Democratic Assemblyman Felipe Fuentes unveiled the California Opportunity and Prosperity Act Friday, which would allow nearly 1 million undocumented immigrants to openly live and work in California with no fear of deportation by the state. The proposal was filed with the state Attorney General's Office, kicking off the process of gathering over 500,000 voter signatures to put the initiative on the ballot in 2012.
Supporters argue that the approach is "common sense" and necessitated by the federal government's inability to take the lead on comprehensive immigration reform. They also make a fiscal policy argument, suggesting that:
"...the initiative could generate up to $325 million in new tax revenue from undocumented workers that could assist education, public safety and other state programs."
Opponents disagree about the bill's merits, arguing that it's just an attempt to side-step federal immigration law. Republican Assemblyman Tim Donnelly suggests the policy subverts the rule of law:
"There's a proper process for coming to this country. Why don't you respect that?"
But is Donnelly suggesting that the current process should never, ever be changed? That it is above criticism or reform? What if California's voters decide they want a new proper process for coming to this country? The very existence of so many undocumented immigrants is evidence that the current process has its flaws. Any kind of widespread black market-- whether for alcohol during Prohibition or for immigrant labor right now-- is a strong indication that the government's policies do not reflect or account for economic realities.
Conservatives should consider that the free market they usually claim to support can apply to immigration as well. Republicans are usually quick to point out that the bureaucracy and legislature in Washington cannot possibly regulate the price and quantity of things like health care or education with any degree of economic effectiveness. Why shouldn't this reasoning apply to the price and quantity of immigrant labor? Arguably one of the greatest driving forces behind the explosion of economic productivity in the United States during its first two centuries of existence was an unprecedented level of freedom in the flow of ideas, capital, and labor across its borders. Borders do not have to be barriers. They can and should delineate the sovereign territory in which a nation's laws will be enforced, but that doesn't require preventing or slowing people, goods, and information from entering and enriching that sovereign territory.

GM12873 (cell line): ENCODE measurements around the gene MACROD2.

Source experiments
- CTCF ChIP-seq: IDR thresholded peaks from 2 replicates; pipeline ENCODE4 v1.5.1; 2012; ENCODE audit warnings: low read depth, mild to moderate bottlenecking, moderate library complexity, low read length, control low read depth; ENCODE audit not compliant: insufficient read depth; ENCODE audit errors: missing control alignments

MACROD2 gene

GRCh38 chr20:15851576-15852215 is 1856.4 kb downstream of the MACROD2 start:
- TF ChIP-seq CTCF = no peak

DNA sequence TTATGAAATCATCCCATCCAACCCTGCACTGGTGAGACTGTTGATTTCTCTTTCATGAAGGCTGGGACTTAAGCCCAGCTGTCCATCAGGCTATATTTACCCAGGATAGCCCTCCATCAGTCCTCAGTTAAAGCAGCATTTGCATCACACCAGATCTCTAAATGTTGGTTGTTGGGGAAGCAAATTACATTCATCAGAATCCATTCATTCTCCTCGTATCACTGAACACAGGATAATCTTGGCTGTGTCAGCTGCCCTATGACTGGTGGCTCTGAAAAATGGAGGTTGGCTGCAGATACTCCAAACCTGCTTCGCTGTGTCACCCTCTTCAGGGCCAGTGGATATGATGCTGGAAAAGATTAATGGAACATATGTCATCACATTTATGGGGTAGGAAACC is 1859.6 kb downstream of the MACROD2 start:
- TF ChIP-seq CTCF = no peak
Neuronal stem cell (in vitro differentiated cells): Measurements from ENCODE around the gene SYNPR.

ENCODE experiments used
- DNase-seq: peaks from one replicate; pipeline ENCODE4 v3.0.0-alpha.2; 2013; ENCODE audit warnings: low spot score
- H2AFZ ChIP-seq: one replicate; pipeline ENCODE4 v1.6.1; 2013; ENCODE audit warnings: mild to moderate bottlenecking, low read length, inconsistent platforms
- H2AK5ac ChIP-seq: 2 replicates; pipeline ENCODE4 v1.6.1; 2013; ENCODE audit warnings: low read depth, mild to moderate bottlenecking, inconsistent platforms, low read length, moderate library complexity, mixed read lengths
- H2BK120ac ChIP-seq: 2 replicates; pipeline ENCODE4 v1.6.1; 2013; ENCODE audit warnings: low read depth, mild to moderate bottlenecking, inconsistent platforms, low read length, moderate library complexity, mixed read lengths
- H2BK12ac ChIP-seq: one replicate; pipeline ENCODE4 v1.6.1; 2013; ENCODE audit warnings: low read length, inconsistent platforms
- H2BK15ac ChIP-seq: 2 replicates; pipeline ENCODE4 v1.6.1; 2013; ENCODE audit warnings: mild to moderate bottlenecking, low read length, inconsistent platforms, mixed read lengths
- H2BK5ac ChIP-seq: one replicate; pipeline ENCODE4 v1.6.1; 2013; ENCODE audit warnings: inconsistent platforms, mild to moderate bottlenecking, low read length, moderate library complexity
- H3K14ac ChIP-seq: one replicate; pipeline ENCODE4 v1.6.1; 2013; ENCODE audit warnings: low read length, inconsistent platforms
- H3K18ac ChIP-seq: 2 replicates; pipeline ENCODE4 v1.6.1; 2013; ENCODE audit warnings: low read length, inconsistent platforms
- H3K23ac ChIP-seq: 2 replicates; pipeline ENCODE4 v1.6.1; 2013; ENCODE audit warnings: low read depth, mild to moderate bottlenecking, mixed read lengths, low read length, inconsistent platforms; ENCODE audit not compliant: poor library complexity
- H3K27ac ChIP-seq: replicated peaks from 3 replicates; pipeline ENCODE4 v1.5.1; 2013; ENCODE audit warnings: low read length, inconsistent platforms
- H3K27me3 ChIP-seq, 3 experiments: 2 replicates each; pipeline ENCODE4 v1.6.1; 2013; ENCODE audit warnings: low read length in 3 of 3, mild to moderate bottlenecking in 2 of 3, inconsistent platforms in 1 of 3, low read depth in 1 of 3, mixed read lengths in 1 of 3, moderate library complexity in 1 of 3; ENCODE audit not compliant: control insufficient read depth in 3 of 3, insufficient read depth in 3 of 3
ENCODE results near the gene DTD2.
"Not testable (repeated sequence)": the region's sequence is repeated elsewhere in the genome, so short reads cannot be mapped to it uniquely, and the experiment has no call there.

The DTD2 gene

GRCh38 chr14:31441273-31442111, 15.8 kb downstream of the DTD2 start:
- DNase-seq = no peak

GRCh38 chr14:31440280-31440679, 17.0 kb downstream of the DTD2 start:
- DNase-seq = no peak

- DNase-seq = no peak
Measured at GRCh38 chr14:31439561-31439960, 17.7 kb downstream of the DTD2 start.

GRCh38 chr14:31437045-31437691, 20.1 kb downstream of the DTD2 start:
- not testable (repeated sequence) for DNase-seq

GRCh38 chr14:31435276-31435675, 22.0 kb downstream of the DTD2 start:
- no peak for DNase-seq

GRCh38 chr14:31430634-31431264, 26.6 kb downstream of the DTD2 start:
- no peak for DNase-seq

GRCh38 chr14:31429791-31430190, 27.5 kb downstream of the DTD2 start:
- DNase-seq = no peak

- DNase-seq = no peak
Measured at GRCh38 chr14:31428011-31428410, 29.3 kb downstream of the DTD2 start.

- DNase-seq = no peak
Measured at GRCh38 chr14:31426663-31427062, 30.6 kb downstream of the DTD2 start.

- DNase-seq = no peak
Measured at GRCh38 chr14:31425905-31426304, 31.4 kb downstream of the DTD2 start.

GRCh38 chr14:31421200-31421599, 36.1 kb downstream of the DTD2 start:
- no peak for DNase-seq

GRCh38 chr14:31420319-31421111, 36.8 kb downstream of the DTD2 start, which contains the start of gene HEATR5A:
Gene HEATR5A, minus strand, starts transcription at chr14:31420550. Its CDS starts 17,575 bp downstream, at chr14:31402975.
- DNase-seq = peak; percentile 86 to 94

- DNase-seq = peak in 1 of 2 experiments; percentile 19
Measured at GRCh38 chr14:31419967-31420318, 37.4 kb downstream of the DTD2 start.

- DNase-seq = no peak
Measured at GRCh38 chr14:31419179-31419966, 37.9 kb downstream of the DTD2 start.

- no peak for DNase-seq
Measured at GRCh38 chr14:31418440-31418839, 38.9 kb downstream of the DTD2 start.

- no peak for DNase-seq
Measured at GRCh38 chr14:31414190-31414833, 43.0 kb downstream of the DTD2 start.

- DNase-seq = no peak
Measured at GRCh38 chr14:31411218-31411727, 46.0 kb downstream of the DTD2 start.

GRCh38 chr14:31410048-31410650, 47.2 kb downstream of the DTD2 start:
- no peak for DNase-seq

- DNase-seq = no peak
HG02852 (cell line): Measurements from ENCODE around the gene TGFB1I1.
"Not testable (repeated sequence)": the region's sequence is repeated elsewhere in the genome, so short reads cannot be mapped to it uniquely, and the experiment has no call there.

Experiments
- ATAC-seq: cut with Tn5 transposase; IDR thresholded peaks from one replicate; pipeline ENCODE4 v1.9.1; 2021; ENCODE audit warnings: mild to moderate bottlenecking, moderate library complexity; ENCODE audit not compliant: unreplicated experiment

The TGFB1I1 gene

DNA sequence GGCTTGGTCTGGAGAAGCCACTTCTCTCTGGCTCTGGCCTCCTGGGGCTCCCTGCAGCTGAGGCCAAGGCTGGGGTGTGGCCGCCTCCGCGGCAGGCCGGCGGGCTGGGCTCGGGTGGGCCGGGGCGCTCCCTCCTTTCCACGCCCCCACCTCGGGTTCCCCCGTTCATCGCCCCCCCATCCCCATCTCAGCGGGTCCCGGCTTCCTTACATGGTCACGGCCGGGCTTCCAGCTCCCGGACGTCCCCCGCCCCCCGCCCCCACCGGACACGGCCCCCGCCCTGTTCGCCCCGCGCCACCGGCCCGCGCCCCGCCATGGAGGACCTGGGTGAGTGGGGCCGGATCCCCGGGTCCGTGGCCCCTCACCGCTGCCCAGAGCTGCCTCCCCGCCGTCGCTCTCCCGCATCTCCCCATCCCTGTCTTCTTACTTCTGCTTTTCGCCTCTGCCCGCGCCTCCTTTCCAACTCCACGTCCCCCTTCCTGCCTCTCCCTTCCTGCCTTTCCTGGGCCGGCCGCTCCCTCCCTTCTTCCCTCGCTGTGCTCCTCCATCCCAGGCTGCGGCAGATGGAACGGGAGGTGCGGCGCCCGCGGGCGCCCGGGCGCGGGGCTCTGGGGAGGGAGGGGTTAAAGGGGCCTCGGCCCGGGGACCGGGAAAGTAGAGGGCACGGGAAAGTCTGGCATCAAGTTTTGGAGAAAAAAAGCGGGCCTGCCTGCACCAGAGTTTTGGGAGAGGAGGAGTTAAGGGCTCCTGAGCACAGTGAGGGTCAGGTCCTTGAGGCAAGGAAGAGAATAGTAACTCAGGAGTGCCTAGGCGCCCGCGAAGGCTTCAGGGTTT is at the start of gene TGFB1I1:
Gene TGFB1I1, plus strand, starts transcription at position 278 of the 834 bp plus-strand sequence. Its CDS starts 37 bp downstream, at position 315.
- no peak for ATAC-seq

Some conservatives (like radio personality Michael Savage or former U.S. congressman Tom Tancredo) may suggest that the issue at hand is not economics but culture, and that the sustained flow of immigration from America's neighbors to the south diminishes America's culture. But just what do they mean by this claim? What aspect of Latino culture do they find objectionable? Is it their strong emphasis on family? Their work ethic? The religious faith of so many Roman Catholic Latinos? Their tendency to be pro life? Their respect for classical masculinity and "machismo?" These all sound a lot like conservative values to me. From a conservative point of view, an influx of hard-working immigrants from Latin America can only strengthen American culture.